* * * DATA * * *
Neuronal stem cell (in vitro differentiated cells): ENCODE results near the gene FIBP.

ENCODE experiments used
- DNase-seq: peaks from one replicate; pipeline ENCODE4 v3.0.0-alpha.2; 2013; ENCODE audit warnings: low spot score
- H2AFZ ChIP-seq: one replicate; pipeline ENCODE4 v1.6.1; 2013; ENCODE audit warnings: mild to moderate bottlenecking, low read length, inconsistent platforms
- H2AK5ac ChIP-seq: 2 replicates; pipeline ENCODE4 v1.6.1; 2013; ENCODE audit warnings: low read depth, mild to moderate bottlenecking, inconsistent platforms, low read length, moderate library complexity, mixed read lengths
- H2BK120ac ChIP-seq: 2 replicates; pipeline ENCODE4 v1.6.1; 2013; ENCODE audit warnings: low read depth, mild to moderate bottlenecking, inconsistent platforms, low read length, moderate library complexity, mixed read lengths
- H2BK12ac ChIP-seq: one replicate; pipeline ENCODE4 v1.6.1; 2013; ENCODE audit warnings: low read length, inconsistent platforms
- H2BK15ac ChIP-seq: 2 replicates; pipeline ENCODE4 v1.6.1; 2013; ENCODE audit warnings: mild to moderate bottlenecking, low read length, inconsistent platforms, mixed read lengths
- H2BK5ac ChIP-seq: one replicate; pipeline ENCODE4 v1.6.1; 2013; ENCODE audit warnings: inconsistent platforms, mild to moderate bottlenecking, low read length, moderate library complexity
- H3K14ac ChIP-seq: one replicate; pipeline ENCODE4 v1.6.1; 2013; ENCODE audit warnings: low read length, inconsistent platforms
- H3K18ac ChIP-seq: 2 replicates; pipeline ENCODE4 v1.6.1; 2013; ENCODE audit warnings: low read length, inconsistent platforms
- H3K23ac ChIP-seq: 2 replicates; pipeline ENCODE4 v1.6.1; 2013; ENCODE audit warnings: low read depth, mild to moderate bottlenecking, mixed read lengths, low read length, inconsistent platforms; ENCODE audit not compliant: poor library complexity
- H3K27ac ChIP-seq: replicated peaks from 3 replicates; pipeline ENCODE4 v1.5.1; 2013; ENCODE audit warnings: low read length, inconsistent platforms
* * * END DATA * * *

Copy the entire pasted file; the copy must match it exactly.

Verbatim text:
Neuronal stem cell (in vitro differentiated cells): ENCODE results near the gene FIBP.

ENCODE experiments used
- DNase-seq: peaks from one replicate; pipeline ENCODE4 v3.0.0-alpha.2; 2013; ENCODE audit warnings: low spot score
- H2AFZ ChIP-seq: one replicate; pipeline ENCODE4 v1.6.1; 2013; ENCODE audit warnings: mild to moderate bottlenecking, low read length, inconsistent platforms
- H2AK5ac ChIP-seq: 2 replicates; pipeline ENCODE4 v1.6.1; 2013; ENCODE audit warnings: low read depth, mild to moderate bottlenecking, inconsistent platforms, low read length, moderate library complexity, mixed read lengths
- H2BK120ac ChIP-seq: 2 replicates; pipeline ENCODE4 v1.6.1; 2013; ENCODE audit warnings: low read depth, mild to moderate bottlenecking, inconsistent platforms, low read length, moderate library complexity, mixed read lengths
- H2BK12ac ChIP-seq: one replicate; pipeline ENCODE4 v1.6.1; 2013; ENCODE audit warnings: low read length, inconsistent platforms
- H2BK15ac ChIP-seq: 2 replicates; pipeline ENCODE4 v1.6.1; 2013; ENCODE audit warnings: mild to moderate bottlenecking, low read length, inconsistent platforms, mixed read lengths
- H2BK5ac ChIP-seq: one replicate; pipeline ENCODE4 v1.6.1; 2013; ENCODE audit warnings: inconsistent platforms, mild to moderate bottlenecking, low read length, moderate library complexity
- H3K14ac ChIP-seq: one replicate; pipeline ENCODE4 v1.6.1; 2013; ENCODE audit warnings: low read length, inconsistent platforms
- H3K18ac ChIP-seq: 2 replicates; pipeline ENCODE4 v1.6.1; 2013; ENCODE audit warnings: low read length, inconsistent platforms
- H3K23ac ChIP-seq: 2 replicates; pipeline ENCODE4 v1.6.1; 2013; ENCODE audit warnings: low read depth, mild to moderate bottlenecking, mixed read lengths, low read length, inconsistent platforms; ENCODE audit not compliant: poor library complexity
- H3K27ac ChIP-seq: replicated peaks from 3 replicates; pipeline ENCODE4 v1.5.1; 2013; ENCODE audit warnings: low read length, inconsistent platforms